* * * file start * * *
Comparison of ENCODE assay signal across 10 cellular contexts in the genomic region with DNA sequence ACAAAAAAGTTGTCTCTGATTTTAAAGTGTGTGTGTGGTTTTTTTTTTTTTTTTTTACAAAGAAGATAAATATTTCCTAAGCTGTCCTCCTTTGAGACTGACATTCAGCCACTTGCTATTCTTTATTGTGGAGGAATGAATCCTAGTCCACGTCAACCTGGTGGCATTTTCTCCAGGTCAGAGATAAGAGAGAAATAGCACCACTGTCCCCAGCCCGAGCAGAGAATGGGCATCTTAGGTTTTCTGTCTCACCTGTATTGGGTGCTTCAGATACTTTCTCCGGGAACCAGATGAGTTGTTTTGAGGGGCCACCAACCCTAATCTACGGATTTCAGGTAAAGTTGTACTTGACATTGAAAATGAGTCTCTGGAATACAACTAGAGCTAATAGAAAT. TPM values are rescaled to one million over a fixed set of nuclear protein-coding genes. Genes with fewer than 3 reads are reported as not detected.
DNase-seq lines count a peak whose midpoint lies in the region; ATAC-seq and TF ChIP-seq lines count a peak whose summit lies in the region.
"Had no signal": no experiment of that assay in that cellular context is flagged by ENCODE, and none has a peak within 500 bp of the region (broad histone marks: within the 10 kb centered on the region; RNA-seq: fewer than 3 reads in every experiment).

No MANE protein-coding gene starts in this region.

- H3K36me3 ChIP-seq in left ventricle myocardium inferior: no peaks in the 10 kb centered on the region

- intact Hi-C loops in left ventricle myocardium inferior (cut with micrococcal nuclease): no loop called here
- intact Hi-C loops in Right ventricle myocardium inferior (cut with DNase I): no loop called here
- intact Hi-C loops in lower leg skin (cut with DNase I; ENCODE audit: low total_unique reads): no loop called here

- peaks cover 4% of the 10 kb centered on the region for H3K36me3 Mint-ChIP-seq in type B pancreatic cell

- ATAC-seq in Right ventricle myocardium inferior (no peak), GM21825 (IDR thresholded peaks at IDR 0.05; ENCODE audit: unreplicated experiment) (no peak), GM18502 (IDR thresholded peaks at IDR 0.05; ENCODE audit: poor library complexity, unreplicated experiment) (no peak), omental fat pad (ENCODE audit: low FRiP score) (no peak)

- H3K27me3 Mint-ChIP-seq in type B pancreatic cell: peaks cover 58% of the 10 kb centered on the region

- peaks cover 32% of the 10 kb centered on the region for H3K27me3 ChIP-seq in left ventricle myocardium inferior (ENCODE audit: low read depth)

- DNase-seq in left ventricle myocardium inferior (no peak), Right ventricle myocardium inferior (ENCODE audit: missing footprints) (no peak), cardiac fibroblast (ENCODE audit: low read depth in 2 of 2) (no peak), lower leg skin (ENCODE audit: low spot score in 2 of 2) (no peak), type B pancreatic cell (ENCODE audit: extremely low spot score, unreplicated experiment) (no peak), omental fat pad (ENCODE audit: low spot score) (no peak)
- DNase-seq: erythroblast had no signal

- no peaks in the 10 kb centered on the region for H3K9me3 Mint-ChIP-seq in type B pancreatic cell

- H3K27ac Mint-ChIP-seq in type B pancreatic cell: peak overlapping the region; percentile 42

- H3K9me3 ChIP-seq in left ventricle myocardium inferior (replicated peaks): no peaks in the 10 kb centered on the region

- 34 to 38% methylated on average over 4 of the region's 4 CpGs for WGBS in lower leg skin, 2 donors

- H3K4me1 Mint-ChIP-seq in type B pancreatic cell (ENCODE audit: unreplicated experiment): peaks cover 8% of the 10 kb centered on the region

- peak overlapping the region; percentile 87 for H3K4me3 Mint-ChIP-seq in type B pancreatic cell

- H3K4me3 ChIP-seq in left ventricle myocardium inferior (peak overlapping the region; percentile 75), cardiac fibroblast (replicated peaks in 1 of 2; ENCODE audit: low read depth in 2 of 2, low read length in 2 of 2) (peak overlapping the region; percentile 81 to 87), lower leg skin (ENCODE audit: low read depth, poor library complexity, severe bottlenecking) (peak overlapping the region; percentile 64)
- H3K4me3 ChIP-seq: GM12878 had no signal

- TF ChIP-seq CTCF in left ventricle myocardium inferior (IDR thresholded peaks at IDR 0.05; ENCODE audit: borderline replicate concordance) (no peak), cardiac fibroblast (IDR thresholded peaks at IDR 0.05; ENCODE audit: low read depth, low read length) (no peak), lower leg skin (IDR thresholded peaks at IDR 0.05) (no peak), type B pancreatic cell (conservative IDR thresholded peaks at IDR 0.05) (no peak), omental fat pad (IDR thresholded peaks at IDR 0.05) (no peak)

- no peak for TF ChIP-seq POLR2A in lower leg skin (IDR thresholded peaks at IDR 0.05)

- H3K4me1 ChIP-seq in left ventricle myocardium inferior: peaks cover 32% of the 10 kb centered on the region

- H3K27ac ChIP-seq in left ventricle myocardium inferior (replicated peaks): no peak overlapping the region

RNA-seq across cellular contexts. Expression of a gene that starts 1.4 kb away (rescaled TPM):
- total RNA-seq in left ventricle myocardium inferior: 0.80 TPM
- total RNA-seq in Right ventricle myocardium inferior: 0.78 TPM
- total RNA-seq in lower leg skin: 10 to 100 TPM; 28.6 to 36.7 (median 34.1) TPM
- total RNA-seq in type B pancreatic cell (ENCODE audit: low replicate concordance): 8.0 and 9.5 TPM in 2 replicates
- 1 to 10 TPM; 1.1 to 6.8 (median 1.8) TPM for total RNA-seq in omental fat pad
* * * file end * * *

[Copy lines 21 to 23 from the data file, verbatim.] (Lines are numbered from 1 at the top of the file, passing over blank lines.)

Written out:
- H3K4me3 ChIP-seq in left ventricle myocardium inferior (peak overlapping the region; percentile 75), cardiac fibroblast (replicated peaks in 1 of 2; ENCODE audit: low read depth in 2 of 2, low read length in 2 of 2) (peak overlapping the region; percentile 81 to 87), lower leg skin (ENCODE audit: low read depth, poor library complexity, severe bottlenecking) (peak overlapping the region; percentile 64)
- H3K4me3 ChIP-seq: GM12878 had no signal

- TF ChIP-seq CTCF in left ventricle myocardium inferior (IDR thresholded peaks at IDR 0.05; ENCODE audit: borderline replicate concordance) (no peak), cardiac fibroblast (IDR thresholded peaks at IDR 0.05; ENCODE audit: low read depth, low read length) (no peak), lower leg skin (IDR thresholded peaks at IDR 0.05) (no peak), type B pancreatic cell (conservative IDR thresholded peaks at IDR 0.05) (no peak), omental fat pad (IDR thresholded peaks at IDR 0.05) (no peak)